Wednesday, June 21, 2017

Leadership: Finding the Right Path

Response to: The Simple Leader, Find Your Unique Path

Like the spiritual journeys of Buddhists, Gnostics, and Christians like Thomas Merton, when you are on your own journey, you must first seek to learn, understand, contemplate, and reflect on your circumstances and beliefs. Only then can you apply what makes sense to create your own path. Don’t simply accept what others say or copy what others do.

Very well said.

The value of being open to ideas that are not part of the dogma is overlooked. And as a leader highlighting those that challenge the dogma (such as Thomas Merton for the Catholic church) is wise for a leader to do. Of course, you need to highlight efforts that hold true to the spirit/core-values while challenging dogma. It isn't just different ideas that are needed but the right different ideas.


Bench in forest at the Abbey of Gethsemani (where Thomas Merton lived)

Wednesday, June 14, 2017

A Sign of Decline at Apple

Comments on: This Apple Store Sign Seems to be a Sign of Apple’s Broader Troubles

I agree that sign is more important than many people might think. For a company like Apple that spends likely hundreds of millions of dollars a year on design and conveying a message through that design (in Apple stores, with products, with presentations, with ads...) it is not acceptable. They have held themselves to high standards. When that starts to slip if they are not proactive it slips quickly.

For a normal business they would be at the mercy of the management company to fix the door and the manager of the store would pass the buck to them. I can say if I were the manager of that store for Apple, if it wasn't fixed immediately I would have it fixed myself (and then bill the management company). If it couldn't be fixed immediately I would have a decent sign put there and it would make sure it got fixed very quickly. That isn't the same action I would take if it were some small shop I was responsible for where I knew we could only afford a cheap place and things like broken doors take a while to be fixed. For an Apple store that is unacceptable.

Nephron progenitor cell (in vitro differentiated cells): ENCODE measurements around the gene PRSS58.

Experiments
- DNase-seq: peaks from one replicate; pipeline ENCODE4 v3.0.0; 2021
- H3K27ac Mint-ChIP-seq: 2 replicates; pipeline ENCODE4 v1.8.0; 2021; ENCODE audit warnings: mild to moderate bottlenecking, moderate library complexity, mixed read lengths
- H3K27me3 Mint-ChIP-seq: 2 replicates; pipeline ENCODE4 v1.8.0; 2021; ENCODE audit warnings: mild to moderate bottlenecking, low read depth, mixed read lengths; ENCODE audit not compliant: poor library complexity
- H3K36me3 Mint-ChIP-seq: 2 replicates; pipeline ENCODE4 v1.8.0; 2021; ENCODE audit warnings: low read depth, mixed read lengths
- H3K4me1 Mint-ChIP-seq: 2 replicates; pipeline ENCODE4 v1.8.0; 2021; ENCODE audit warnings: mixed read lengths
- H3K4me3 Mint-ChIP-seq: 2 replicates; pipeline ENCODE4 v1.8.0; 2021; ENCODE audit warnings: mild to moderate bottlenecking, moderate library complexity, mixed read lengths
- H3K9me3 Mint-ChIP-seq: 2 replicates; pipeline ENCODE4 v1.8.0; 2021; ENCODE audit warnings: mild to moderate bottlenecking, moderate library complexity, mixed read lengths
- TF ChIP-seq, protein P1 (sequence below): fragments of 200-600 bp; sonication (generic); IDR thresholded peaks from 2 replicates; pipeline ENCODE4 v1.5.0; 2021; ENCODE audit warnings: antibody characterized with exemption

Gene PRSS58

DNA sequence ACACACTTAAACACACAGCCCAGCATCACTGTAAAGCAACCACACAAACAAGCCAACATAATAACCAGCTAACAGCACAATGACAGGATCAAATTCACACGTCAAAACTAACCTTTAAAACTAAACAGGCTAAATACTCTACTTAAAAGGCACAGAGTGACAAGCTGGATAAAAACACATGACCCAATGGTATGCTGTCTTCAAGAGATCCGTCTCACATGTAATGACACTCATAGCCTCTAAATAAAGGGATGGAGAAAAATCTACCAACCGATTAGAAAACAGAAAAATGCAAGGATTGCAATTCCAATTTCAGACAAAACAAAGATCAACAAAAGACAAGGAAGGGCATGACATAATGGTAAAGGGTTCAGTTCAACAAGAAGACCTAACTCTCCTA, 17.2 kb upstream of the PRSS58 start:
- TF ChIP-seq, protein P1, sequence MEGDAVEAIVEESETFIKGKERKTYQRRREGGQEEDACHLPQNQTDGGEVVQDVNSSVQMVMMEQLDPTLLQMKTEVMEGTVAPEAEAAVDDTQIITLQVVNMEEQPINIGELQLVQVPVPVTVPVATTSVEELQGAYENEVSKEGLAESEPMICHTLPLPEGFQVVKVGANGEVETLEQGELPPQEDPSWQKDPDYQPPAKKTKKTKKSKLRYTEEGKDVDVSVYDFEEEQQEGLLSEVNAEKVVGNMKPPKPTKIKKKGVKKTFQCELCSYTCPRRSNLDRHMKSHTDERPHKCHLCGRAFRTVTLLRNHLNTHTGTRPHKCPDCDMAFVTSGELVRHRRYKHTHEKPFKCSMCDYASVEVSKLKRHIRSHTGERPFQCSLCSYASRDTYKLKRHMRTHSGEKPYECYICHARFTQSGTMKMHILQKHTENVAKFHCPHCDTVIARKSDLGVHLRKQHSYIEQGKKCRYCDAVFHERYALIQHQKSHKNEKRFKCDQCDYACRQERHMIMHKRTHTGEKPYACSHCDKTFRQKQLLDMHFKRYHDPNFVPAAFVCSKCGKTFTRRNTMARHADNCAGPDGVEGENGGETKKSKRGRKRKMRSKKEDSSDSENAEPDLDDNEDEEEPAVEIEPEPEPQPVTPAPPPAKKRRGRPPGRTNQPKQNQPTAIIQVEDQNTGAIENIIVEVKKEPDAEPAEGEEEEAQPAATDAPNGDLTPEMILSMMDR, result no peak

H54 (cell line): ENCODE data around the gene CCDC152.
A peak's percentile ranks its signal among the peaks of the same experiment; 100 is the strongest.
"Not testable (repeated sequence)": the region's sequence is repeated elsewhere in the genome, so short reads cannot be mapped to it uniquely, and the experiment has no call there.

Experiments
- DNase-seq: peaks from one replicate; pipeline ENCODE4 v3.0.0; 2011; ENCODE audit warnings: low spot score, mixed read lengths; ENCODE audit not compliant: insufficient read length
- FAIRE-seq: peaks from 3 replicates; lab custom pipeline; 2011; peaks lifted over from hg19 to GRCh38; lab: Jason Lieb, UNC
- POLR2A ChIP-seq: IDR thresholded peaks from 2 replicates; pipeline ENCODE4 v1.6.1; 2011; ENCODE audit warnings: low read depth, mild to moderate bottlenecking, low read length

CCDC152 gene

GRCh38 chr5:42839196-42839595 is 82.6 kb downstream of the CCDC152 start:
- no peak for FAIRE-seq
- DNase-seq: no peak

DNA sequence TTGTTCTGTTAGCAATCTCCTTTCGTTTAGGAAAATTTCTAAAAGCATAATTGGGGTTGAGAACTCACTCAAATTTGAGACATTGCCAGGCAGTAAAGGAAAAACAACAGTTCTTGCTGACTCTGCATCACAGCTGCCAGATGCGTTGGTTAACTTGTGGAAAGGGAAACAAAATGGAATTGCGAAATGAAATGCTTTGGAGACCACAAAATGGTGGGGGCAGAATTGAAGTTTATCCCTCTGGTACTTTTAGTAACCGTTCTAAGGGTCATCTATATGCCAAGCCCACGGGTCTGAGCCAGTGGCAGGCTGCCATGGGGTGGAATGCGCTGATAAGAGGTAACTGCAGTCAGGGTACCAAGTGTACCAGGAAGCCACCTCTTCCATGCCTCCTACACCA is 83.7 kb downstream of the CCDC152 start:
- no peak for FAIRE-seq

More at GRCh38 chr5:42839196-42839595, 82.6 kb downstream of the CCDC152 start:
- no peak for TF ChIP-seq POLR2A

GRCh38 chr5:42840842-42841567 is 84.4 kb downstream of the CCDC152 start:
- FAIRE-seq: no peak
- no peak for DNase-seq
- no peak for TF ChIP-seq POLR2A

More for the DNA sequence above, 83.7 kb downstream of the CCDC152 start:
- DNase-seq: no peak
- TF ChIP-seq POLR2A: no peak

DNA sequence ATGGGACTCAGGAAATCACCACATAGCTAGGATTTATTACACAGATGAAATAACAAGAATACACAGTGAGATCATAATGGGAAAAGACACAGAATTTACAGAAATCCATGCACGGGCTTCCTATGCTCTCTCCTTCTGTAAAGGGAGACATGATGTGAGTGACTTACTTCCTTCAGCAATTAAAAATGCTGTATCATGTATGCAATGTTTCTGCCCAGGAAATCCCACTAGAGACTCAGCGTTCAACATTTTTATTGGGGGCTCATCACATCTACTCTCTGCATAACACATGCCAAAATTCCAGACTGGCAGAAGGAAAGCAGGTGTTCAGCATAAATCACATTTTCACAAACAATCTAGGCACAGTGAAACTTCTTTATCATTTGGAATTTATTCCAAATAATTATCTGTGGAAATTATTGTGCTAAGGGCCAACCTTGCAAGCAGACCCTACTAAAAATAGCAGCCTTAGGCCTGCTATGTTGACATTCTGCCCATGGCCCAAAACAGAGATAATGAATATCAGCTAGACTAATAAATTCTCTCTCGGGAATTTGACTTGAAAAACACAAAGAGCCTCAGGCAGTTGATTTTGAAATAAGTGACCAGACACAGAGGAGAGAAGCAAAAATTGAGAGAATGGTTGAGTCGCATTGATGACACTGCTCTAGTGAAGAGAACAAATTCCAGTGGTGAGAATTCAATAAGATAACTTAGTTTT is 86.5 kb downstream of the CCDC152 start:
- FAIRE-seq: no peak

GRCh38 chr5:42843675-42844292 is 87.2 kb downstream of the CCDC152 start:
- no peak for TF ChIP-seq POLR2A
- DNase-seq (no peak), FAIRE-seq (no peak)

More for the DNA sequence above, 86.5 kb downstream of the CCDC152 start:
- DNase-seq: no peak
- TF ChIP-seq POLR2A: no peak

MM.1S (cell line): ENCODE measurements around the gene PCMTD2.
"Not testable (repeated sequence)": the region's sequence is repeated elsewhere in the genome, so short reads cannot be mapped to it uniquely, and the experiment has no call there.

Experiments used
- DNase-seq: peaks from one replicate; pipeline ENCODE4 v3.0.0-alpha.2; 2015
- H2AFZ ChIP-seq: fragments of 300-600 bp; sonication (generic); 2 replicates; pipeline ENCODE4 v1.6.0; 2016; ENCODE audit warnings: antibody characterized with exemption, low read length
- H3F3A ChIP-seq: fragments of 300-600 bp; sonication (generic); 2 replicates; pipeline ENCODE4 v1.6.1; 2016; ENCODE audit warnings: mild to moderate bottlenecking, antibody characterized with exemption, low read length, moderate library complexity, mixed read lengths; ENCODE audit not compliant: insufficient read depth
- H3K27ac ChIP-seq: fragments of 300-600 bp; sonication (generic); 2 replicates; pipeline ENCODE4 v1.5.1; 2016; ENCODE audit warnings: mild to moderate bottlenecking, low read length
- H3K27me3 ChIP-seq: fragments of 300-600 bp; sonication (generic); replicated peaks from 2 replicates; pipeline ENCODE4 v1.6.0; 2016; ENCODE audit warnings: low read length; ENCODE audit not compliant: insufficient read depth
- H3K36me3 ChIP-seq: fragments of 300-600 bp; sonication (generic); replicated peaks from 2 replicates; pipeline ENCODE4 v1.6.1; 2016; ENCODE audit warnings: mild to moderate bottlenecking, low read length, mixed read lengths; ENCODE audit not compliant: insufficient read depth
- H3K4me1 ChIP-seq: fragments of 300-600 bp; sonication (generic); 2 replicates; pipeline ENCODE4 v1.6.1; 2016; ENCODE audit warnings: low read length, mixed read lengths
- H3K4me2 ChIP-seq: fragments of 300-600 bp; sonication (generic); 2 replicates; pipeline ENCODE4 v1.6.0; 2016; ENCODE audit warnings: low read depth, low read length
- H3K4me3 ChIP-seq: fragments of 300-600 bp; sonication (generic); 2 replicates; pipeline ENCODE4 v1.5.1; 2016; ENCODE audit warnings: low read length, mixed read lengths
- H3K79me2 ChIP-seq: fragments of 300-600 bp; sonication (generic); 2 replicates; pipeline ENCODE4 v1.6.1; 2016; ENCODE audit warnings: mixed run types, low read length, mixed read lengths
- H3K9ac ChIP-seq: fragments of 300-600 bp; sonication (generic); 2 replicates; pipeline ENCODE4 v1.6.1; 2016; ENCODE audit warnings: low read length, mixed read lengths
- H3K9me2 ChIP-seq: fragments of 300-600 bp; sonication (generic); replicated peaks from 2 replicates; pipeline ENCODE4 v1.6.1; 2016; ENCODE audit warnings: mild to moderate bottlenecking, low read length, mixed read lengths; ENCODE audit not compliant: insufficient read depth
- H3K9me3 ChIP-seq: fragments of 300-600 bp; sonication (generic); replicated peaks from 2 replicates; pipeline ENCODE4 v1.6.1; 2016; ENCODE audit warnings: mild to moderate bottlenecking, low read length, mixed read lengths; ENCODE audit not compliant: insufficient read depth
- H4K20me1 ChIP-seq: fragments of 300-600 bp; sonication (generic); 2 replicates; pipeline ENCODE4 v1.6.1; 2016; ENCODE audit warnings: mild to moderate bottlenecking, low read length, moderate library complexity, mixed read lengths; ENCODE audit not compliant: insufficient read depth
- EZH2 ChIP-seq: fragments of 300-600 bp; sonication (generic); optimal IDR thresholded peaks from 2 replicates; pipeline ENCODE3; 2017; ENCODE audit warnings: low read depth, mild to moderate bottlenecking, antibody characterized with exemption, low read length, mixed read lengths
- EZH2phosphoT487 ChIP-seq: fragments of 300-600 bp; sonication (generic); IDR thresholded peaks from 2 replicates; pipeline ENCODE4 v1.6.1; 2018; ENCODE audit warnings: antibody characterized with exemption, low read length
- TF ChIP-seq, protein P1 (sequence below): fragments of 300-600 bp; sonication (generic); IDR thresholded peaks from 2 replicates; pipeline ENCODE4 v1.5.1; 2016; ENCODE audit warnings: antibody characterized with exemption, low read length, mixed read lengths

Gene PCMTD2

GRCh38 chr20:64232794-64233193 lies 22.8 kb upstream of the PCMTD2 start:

My main complaint with Apple is the poor software quality over the last 5 to 10 years. Software quality started to slip and kept slipping and no-one at Apple that had the authority dealt with the decline. The Apple Maps fiasco was a symptom of this long term failure by Apple. Tim Cook responded to that symptom but I don't see Apple giving software quality nearly the attention it deserves. My MacBook Pro has had numerous software issues for years. I have looked at other hardware and it is very difficult to find hardware of the quality of Mac laptops. My next computer would likely be an Ubuntu laptop if I can find good enough hardware. Another option is installing Ubuntu on the MacBook and just using that most of the time (there are some reasons Mac software can be useful so having it as a fallback is a benefit). But it is sad that Apple has let software quality slide for so long.

Related: Practicing Mistake-Promoting Instead of Mistake-Proofing at Apple - Aligning Marketing Vision and Management - Human Proof Design - Vision can be a Powerful Driver but Most Often It is Just a Few Pretty Words

Tuesday, June 06, 2017

Priorities

Too often people chose "no" for the things they were planning on doing because they say "yes" to some new thing without comparing to what will have to be sacrificed in order to say "yes" to this new option.

Being open to new possibilities is good. But they must be considered within the context of what must be let go to accommodate them.

My comments on: The Simple Leader: Just Say No

Related: Manage Better by Managing Less - Carve Out Time to Think

Thursday, June 01, 2017

A "Demotivated" Workforce is a Symptom of the Culture of the Organization

Comment on: Are You "Perfectly Designed" for Morale Issues? (Yes) – and Employee Surveys Won't Fix It. (Demotivators: Part 1) [original post was removed so I removed the link].

Creating a system that gives people pride in their work will cause many motivation issues disappear. A significant part of that is eliminating the de-motivation that exists in the management system:

Motivate or Eliminate De-Motivation

Build an Environment Where Intrinsic Motivation Flourishes


A "demotivated" workforce is a symptom of the culture of the organization. That is how the issue needs to be looked at to improve results. Blaming people and attempting to motivate without fixing the causes of demotivation is not effective.

Related: How to Deal with Motivation Problems - Motivation, Rewards, Performance Appraisals and Your Career - Dangers of Extrinsic Motivation - Stop Demotivating Employees - How to Motivate Front Line Workers